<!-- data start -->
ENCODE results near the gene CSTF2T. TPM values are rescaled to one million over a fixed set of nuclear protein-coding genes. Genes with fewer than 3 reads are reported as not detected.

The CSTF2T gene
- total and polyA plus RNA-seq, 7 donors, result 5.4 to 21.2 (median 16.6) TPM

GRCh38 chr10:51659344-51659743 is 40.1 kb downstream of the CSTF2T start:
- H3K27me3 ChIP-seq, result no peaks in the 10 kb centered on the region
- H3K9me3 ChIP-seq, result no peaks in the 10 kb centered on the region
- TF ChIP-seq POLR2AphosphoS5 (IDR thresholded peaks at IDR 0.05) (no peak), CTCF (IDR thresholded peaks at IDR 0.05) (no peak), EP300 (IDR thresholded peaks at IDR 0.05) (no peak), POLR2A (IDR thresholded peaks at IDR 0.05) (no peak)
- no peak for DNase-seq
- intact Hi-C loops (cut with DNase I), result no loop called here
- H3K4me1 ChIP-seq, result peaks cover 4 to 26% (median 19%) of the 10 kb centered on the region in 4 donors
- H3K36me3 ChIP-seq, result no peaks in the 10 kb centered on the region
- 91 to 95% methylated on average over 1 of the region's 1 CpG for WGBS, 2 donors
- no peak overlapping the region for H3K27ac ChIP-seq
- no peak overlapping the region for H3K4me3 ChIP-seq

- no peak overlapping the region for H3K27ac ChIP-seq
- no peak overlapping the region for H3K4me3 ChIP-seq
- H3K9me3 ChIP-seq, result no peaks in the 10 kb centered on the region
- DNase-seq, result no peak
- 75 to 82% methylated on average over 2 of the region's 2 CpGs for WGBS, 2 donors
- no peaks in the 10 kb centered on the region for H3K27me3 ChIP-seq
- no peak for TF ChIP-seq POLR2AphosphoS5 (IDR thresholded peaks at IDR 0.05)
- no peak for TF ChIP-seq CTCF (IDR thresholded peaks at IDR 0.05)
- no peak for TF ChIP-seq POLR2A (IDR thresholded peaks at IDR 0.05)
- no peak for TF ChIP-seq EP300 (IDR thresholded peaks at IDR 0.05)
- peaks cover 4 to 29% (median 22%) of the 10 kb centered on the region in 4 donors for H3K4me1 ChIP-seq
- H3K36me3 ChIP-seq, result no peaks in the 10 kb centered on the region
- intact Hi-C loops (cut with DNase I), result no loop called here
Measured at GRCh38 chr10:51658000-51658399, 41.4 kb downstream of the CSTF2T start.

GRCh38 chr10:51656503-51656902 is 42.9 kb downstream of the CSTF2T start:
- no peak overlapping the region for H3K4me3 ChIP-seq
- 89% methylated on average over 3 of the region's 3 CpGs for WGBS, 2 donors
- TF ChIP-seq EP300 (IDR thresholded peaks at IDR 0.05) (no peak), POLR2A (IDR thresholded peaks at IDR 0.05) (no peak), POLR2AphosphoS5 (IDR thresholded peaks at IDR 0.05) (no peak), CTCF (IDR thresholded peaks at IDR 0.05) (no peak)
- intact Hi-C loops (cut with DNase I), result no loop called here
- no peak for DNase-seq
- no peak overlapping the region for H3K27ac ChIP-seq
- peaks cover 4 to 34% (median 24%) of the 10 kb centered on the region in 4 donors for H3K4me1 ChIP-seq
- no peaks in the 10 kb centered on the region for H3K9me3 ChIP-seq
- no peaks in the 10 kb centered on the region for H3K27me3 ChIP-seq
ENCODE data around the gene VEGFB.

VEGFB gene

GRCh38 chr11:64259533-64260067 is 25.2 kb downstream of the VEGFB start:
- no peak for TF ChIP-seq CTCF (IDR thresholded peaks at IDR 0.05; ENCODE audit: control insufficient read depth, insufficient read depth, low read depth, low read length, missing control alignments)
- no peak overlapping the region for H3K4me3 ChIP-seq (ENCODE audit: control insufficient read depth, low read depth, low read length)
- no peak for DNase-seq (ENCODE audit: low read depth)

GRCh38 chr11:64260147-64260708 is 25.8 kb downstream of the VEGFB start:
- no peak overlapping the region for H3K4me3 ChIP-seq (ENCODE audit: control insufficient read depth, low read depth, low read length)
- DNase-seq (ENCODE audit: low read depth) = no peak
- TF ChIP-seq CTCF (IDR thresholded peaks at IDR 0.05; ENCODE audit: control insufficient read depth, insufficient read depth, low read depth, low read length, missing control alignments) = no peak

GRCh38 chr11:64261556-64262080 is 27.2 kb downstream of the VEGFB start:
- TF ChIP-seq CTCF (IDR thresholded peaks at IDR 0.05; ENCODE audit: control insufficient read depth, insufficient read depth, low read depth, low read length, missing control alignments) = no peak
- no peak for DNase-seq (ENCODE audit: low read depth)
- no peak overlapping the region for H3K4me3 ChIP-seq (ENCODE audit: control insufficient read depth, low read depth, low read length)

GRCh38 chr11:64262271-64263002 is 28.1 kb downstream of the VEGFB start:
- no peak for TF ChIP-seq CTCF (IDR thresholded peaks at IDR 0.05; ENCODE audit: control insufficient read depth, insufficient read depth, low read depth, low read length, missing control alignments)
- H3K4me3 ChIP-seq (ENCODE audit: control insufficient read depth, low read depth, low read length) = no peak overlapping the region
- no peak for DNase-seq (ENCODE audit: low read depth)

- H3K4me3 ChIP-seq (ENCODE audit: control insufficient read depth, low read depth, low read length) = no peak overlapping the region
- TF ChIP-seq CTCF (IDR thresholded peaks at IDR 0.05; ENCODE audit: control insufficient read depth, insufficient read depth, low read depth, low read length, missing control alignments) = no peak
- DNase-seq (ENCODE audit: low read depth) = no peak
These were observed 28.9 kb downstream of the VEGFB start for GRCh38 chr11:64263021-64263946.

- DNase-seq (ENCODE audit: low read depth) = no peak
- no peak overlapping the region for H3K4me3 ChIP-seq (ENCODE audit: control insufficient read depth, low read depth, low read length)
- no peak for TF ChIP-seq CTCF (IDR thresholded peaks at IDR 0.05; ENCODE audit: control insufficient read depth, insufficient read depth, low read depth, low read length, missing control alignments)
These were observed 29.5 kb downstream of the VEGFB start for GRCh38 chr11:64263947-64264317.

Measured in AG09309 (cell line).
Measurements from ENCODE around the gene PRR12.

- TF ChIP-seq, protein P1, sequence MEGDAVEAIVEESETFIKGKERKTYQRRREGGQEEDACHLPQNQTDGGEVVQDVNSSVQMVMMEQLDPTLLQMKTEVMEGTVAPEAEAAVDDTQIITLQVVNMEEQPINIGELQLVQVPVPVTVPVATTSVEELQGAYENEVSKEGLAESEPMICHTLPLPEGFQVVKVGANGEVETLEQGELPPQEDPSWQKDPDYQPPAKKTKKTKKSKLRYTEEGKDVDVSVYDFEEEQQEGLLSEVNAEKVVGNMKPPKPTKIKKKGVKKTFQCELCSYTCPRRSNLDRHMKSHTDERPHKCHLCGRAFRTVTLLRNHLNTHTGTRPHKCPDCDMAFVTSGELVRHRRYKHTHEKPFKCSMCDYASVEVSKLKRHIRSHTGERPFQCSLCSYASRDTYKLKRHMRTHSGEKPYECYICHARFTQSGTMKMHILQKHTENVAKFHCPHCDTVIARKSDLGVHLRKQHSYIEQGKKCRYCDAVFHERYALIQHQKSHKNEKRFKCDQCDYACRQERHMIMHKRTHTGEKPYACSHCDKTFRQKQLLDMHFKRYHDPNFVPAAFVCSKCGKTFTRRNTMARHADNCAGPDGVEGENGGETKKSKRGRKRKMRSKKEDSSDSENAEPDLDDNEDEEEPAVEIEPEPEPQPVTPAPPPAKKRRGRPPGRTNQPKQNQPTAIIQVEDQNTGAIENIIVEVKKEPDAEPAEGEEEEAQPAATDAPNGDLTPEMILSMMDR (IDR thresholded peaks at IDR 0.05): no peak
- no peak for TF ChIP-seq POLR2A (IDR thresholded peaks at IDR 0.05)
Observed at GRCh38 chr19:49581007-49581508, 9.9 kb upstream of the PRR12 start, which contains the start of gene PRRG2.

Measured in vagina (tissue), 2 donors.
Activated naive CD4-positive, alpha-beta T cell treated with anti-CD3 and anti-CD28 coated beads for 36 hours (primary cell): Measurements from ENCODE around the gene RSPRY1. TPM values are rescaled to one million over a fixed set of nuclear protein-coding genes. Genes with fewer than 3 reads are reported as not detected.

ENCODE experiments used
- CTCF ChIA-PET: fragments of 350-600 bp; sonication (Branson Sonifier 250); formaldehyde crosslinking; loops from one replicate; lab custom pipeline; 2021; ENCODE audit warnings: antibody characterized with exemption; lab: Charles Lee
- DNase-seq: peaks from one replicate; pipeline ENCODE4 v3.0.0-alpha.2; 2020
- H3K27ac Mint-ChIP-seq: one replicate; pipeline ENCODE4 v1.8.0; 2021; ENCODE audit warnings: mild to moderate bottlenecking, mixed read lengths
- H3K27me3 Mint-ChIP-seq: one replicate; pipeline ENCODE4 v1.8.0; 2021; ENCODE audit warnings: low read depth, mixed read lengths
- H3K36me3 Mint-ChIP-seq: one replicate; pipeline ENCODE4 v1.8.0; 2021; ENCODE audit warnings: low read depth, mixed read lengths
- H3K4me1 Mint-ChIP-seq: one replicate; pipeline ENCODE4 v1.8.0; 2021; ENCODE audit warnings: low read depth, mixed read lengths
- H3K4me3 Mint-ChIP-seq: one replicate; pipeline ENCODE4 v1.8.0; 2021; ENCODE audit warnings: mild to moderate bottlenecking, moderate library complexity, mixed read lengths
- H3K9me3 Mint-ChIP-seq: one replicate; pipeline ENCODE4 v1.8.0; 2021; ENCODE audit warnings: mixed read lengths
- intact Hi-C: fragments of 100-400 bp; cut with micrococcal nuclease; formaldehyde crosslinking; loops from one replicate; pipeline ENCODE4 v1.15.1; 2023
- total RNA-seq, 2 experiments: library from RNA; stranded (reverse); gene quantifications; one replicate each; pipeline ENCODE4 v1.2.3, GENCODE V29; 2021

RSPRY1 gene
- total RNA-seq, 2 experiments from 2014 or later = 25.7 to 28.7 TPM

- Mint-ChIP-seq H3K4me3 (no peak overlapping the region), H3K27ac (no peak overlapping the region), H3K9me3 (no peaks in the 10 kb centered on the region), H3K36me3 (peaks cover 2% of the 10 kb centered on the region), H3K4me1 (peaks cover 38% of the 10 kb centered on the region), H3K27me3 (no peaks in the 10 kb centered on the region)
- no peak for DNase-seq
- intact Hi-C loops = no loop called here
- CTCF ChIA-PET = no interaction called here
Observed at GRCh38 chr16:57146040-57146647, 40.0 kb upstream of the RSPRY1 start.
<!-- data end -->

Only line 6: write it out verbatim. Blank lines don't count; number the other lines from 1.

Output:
- H3K9me3 ChIP-seq, result no peaks in the 10 kb centered on the region